How to Reduce Your Salt Intake Almost all Americans consume too much sodium. Here are simple tips to understand what the various sodium labels mean and how you and your family can reduce your intake. BY CHERYL TALLMAN
Think twice before you cover your next dish with salt.
“ Decreasing salty foods at mealtimes and in the snack cabinet when children are young gives taste buds a chance to learn to enjoy the natural flavor of foods.”
Salt content is listed on food Nutrition Fact labels as sodium. The words "salt" and "sodium" do not mean the same thing, but they are often used interchangeably. In addition to salt, sodium is also found in monosodium glutamate, sodium nitrite, sodium saccharin, baking soda (sodium bicarbonate), and sodium benzoate.
The human body needs a small amount of sodium to maintain a balance of body fluids, keep muscles and nerves running smoothly and help certain organs work properly. Consuming too much salt can raise blood pressure, which can have serious health consequences if not treated. According to the U.S. Food and Drug Administration, about 90% of Americans consume too much sodium.
Americans eat, on average, about 3,300 milligrams (mg) of sodium a day. The USDA recommends consuming no more than one teaspoon, or 2,300 mg of sodium each day. People at risk for high blood pressure should consume no more than 1,500 mg daily.
Decreasing salty foods at mealtimes and in the snack cabinet when children are young gives taste buds a chance to learn to enjoy the natural flavor of foods. Eating more fresh foods and less processed foods will decrease your child’s risk of health problems into adulthood and helps keep parents healthier too.
Here are some tips to help you reduce sodium in your daily meals:
The Top 10 Offenders
If you are like most families, you could probably use a salt makeover. More than 40% of the sodium consumed by Americans comes from the following 10 types of foods:
* Breads and Rolls
* Cold cuts and cured meats (such as deli or packaged ham or turkey)
* Fresh and processed poultry
* Sandwiches (such as hot dogs, hamburgers and submarine sandwiches)
* Cheese (natural and processed)
* Mixed pasta dishes (such as lasagna, spaghetti with meat sauce and pasta salad)
* Mixed meat dishes (such as meat loaf with tomato sauce, beef stew and chili)
* Snacks (such as chips, pretzels, popcorn and crackers)
* Eating smaller amounts of these food items will likely reduce your overall sodium consumption.
Nutrition Fact labels provide the most accurate information about whether the food is healthy or not. Use the Percent Daily Value (%DV) to Compare Products—The %DV tells you whether a food contributes a little or a lot to your total daily diet.
5% DV (120 mg) or less of sodium per serving is low
20% DV (480 mg) or more of sodium per serving is high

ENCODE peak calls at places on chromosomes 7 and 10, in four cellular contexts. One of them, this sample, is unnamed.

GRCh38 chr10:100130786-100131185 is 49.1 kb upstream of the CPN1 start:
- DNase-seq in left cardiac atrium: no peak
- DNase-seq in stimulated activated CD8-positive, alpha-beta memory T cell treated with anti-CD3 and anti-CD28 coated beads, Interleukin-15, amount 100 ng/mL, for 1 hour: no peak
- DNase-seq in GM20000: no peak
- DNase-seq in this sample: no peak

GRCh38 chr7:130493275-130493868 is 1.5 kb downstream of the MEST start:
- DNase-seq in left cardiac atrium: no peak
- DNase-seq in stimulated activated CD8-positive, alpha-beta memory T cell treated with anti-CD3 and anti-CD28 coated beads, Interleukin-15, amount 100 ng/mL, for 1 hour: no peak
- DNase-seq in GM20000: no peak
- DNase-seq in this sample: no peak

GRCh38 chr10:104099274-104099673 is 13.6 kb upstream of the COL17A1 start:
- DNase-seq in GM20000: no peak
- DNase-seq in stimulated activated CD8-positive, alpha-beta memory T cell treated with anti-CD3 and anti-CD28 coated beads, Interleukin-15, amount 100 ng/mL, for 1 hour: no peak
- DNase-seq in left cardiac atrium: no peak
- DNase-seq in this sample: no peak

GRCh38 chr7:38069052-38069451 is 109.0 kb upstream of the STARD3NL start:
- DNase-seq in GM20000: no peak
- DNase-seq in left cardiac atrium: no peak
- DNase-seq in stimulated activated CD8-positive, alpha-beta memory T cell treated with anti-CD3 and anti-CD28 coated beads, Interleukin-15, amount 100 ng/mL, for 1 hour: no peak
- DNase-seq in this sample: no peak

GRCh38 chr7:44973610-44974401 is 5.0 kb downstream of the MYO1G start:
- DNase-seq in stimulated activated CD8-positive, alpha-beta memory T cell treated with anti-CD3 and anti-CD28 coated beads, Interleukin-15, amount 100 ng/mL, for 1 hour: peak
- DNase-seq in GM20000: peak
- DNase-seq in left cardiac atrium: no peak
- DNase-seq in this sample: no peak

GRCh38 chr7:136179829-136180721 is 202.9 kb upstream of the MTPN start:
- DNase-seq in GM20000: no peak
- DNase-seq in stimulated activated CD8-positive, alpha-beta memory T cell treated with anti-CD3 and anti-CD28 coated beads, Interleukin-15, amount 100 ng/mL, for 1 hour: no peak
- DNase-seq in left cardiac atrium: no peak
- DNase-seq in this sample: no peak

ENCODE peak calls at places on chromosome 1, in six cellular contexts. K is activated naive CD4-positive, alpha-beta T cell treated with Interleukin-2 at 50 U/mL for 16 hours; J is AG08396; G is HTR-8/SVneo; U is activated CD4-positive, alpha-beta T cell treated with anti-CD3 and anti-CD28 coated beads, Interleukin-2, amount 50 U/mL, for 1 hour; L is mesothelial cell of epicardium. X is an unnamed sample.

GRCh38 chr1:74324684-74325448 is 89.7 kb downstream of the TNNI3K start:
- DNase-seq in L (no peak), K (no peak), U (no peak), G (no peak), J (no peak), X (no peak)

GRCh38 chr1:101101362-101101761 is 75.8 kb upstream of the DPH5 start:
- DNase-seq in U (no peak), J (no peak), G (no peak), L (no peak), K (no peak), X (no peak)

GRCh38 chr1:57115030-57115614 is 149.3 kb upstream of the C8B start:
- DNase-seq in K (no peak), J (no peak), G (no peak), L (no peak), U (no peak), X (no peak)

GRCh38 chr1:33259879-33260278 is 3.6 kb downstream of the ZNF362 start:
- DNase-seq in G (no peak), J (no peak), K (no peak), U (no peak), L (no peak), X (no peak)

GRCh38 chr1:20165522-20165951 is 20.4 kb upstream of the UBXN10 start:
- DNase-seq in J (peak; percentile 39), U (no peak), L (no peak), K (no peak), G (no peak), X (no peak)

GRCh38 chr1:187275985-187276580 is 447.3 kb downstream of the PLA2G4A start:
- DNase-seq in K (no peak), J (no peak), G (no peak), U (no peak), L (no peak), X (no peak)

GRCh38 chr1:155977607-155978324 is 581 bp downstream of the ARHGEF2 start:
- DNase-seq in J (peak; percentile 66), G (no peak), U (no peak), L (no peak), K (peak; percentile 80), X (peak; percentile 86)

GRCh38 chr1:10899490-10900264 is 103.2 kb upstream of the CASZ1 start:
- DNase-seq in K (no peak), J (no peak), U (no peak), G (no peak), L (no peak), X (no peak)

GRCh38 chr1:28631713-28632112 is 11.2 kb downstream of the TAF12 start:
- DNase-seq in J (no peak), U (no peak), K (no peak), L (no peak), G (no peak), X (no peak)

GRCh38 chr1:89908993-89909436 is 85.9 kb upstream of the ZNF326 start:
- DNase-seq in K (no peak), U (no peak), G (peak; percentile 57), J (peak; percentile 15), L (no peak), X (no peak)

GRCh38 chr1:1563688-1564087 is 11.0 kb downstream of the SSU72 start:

You can also check the front of the food package to quickly identify foods that may contain less sodium. But beware, labeling can often be misleading. Here is an explanation of some salt/sodium claims:
* Salt/Sodium-Free: Less than 5 mg of sodium per serving
* Very Low Sodium: 35 mg of sodium or less per serving (less than 1.5% Daily Value)
* Low Sodium: 140 mg of sodium or less per serving (Less than 6% Daily Value)
* Reduced Sodium: At least 25% less sodium than in the original product
* Light in Sodium or Lightly Salted: At least 50% less sodium than the regular product
* No-Salt-Added or Unsalted: No salt is added during processing, but not necessarily sodium-free. Check the Nutrition Facts Label to be sure!
5 Simple Tips to Reduce Sodium Intake Limit the number of fast food meals eaten each week. It is estimated that 75% of dietary sodium comes from eating packaged and restaurant foods. If a hectic schedule has you going through the drive-through more than once each week, choose salads and fruit offerings over French fries, hamburgers and chicken tenders.
Use herbs and spices instead of salt to flavor homemade food. Once taste buds get used to the flavor for homemade soups and side dishes flavored with fresh herbs, the canned and boxed varieties will never taste as good.
Buy unflavored rice and pasta instead of boxed pre-seasoned varieties. Bulk bags of dry pasta and rice is not only healthier for your body, they are healthier for your pocketbook too.
Keep salty snack foods like potato chips, tortilla chips, and salted pretzels to a minimum. Spend more time in the fruit and vegetable aisles of the grocery store and fill your cart with fresh food for snacking first. Baby carrots, pre-cut containers of fruit, and apples with yogurt dip make great snacks.
Choose "low sodium" or "reduced sodium" canned food items. To remove additional sodium, rinse canned foods, such as tuna, vegetables, and beans with water before cooking or eating them.
Cheryl Tallman is the founder of Fresh Baby (www.FreshBaby.com). For more than 10 years, Fresh Baby helped has helped parents foster their children’s healthy eating habits and proactively respond to the childhood obesity epidemic that plagues our nation. Cheryl is the author and designer of the company’s award-winning cookbooks and nutrition education products that support many stages of family life including: pregnancy, breastfeeding, introducing solid foods, and feeding toddlers, preschoolers and school-aged children.